This kind of language reminds me of how fortunate we are to have Ted Kennedy Bill Frist in the Senate.

Frist, surprisingly, has enough breath left to wax poetic about things other than universal health care. Electronic medical records get a big boost. (See THCB for interesting commentary.) One of the better ideas from John Kerry's presidential campaign is resurrected--a "Healthy Mae" to administer a secondary market for health insurance. I'd have passed out if Frist had suggested amending ERISA 502(a)(3) to provide for consequential damages in lawsuits against welfare benefit plan fiduciaries, but I'm nothing if not a realist. I realize that even the most hard-core progressives have to take things one step at a time.

Some Democrats, undoubtedly, will suspect that Frist's words are just rhetoric. I know, I know, but that's politics for you. These worriworts might consider that the easiest way to make sure that Frist doesn't forget what he claims to stand for--health care for all--is for the Democrats to work with him to make this vision a reality. It's the perfect opportunity for bipartisanship, and you know how much the American people miss bipartisanship these days. Heck, between the Democrats helping out Frist on healthcare, and the fiscally conservative Republicans breaking with Bush and opposing Social Security privatization, George W. Bush's second term might just begin to overflow with bipartisanship.

At least, until our President decides to invade Iran.

Posted by Carey at January 20, 2005 07:41 PM
Comments

Fool me once, shame on you...
Fool me twice, shame on me,
Fool me more times than a human being should tolerate - well I'm a Democrat in Congress.

After the Medicare bill, I really hope most Democrats aren't thinking warm and fuzzy thoughts about bipartisanship and health care. Regardless of what Bill Frist says, remember that any health care bill will be completely rewritten by Tom DeLay in conference. Until and unless that changes, alleged bipartisanship is just cover for another scam.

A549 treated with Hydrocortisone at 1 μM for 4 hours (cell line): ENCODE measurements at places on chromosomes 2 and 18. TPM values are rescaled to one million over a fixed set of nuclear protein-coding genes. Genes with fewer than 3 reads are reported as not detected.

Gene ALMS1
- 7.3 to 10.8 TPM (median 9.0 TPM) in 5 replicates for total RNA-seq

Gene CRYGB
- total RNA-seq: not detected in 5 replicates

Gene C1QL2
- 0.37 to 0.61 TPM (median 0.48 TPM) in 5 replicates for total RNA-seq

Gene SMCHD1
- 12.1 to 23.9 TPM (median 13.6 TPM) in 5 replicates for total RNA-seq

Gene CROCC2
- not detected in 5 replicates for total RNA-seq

Posted by: Ravi at January 20, 2005 08:43 PM

Frist is my Senator, and I've found out there there's a very simple test to determine if he's lying: his lips are moving (or his pen is moving if the communication in question is written).

I don't believe a word of his you've quoted; I have no doubt he's got some scheme to enrich the family business behind it all.

Posted by: Len Cleavelin at January 20, 2005 09:33 PM

Wait, wait, before we give up all hope...

I'm perfectly willing to accept that Frist is lying, that he doesn't really want much of this good stuff he's written about here. But still, he did say it. So it can be used against him.

Maybe not now, with Tom DeLay in the driver's seat over in the House. But if the current administration starts running into trouble with Social Security and its Iraq woes continue, a lot of congressional Republicans are going to be in a mood to deal. That would be the right time to waive Bill Frist's article around, and push for universal coverage. Any Republican opponents would have to waste a whole lot of energy explaining why they disagree with their Leader, Bill Frist.

Posted by: Carey at January 21, 2005 05:30 PM